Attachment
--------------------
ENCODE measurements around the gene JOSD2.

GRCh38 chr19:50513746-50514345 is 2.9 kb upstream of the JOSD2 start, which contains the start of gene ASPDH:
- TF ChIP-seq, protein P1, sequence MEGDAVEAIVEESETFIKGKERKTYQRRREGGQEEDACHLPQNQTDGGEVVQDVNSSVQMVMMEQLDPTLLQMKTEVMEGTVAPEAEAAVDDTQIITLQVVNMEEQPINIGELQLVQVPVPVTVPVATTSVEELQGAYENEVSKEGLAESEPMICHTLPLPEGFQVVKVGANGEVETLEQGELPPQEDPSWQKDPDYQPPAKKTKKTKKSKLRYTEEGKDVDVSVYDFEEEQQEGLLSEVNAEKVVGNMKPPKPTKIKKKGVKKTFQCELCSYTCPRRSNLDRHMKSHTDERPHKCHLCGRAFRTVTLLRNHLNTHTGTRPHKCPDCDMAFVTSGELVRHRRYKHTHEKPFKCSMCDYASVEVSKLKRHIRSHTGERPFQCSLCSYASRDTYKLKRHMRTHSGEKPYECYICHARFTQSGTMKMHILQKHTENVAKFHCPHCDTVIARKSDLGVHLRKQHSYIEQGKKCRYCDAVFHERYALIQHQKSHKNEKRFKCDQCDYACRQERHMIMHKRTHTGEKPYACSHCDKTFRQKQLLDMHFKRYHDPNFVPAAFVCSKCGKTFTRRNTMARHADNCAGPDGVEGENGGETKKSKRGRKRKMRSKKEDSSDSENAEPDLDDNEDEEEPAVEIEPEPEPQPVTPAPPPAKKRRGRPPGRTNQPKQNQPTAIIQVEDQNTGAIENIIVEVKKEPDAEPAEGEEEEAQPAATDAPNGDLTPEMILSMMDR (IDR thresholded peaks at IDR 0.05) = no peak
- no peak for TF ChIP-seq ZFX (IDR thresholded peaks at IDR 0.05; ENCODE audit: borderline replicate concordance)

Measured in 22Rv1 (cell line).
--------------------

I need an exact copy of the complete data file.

ENCODE measurements around the gene JOSD2.

GRCh38 chr19:50513746-50514345 is 2.9 kb upstream of the JOSD2 start, which contains the start of gene ASPDH:
- TF ChIP-seq, protein P1, sequence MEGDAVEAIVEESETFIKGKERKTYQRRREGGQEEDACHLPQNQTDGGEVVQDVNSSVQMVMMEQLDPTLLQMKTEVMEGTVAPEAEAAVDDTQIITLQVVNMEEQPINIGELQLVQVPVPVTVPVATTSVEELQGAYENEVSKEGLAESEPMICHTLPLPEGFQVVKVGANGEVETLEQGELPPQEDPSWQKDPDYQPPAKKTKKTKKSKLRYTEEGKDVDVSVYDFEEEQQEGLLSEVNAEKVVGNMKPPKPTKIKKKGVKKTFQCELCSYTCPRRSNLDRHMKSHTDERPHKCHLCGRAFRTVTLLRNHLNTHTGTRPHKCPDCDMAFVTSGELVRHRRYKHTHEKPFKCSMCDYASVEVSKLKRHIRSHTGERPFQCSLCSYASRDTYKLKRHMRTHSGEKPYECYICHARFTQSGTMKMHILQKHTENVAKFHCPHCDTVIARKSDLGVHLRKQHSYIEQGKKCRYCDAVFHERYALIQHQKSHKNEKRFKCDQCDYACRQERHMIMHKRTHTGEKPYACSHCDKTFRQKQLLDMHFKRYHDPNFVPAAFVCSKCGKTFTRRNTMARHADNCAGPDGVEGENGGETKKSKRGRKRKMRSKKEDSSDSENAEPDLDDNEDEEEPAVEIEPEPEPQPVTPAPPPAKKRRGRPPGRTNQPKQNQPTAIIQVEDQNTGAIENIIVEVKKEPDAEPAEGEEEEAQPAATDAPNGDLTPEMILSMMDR (IDR thresholded peaks at IDR 0.05) = no peak
- no peak for TF ChIP-seq ZFX (IDR thresholded peaks at IDR 0.05; ENCODE audit: borderline replicate concordance)

Measured in 22Rv1 (cell line).